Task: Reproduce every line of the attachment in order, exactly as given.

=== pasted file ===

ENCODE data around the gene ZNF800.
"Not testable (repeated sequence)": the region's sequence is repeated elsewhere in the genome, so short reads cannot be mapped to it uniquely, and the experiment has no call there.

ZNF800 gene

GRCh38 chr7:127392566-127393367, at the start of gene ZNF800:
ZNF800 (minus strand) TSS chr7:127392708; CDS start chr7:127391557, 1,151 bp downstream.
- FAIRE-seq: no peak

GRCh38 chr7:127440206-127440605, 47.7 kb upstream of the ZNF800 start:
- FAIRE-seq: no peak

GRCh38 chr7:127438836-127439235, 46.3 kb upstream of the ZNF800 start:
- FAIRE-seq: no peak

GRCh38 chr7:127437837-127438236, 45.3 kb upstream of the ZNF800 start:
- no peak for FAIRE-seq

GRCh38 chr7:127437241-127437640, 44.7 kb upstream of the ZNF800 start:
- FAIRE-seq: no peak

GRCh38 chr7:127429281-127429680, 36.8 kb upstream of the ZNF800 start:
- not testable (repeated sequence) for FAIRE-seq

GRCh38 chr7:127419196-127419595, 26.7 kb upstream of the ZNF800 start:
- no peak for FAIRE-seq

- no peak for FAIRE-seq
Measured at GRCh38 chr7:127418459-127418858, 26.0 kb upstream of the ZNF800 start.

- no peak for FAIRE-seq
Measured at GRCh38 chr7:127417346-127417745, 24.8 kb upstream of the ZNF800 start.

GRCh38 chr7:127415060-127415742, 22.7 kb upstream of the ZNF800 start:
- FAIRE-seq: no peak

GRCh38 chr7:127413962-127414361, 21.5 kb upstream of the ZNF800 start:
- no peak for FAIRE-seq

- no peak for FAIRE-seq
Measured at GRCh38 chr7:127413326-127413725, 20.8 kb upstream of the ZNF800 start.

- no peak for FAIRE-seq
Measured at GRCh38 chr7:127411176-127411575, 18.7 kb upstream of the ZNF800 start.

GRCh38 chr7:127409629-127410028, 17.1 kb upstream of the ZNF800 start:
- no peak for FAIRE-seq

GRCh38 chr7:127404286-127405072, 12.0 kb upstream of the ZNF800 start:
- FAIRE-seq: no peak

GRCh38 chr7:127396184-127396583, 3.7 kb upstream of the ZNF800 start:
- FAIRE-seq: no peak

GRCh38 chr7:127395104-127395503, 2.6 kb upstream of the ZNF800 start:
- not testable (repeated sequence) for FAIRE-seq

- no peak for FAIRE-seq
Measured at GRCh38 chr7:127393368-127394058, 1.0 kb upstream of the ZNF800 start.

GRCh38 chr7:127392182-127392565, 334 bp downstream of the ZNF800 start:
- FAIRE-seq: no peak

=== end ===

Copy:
ENCODE data around the gene ZNF800.
"Not testable (repeated sequence)": the region's sequence is repeated elsewhere in the genome, so short reads cannot be mapped to it uniquely, and the experiment has no call there.

ZNF800 gene

GRCh38 chr7:127392566-127393367, at the start of gene ZNF800:
ZNF800 (minus strand) TSS chr7:127392708; CDS start chr7:127391557, 1,151 bp downstream.
- FAIRE-seq: no peak

GRCh38 chr7:127440206-127440605, 47.7 kb upstream of the ZNF800 start:
- FAIRE-seq: no peak

GRCh38 chr7:127438836-127439235, 46.3 kb upstream of the ZNF800 start:
- FAIRE-seq: no peak

GRCh38 chr7:127437837-127438236, 45.3 kb upstream of the ZNF800 start:
- no peak for FAIRE-seq

GRCh38 chr7:127437241-127437640, 44.7 kb upstream of the ZNF800 start:
- FAIRE-seq: no peak

GRCh38 chr7:127429281-127429680, 36.8 kb upstream of the ZNF800 start:
- not testable (repeated sequence) for FAIRE-seq

GRCh38 chr7:127419196-127419595, 26.7 kb upstream of the ZNF800 start:
- no peak for FAIRE-seq

- no peak for FAIRE-seq
Measured at GRCh38 chr7:127418459-127418858, 26.0 kb upstream of the ZNF800 start.

- no peak for FAIRE-seq
Measured at GRCh38 chr7:127417346-127417745, 24.8 kb upstream of the ZNF800 start.

GRCh38 chr7:127415060-127415742, 22.7 kb upstream of the ZNF800 start:
- FAIRE-seq: no peak

GRCh38 chr7:127413962-127414361, 21.5 kb upstream of the ZNF800 start:
- no peak for FAIRE-seq

- no peak for FAIRE-seq
Measured at GRCh38 chr7:127413326-127413725, 20.8 kb upstream of the ZNF800 start.

- no peak for FAIRE-seq
Measured at GRCh38 chr7:127411176-127411575, 18.7 kb upstream of the ZNF800 start.

GRCh38 chr7:127409629-127410028, 17.1 kb upstream of the ZNF800 start:
- no peak for FAIRE-seq

GRCh38 chr7:127404286-127405072, 12.0 kb upstream of the ZNF800 start:
- FAIRE-seq: no peak

GRCh38 chr7:127396184-127396583, 3.7 kb upstream of the ZNF800 start:
- FAIRE-seq: no peak

GRCh38 chr7:127395104-127395503, 2.6 kb upstream of the ZNF800 start:
- not testable (repeated sequence) for FAIRE-seq

- no peak for FAIRE-seq
Measured at GRCh38 chr7:127393368-127394058, 1.0 kb upstream of the ZNF800 start.

GRCh38 chr7:127392182-127392565, 334 bp downstream of the ZNF800 start:
- FAIRE-seq: no peak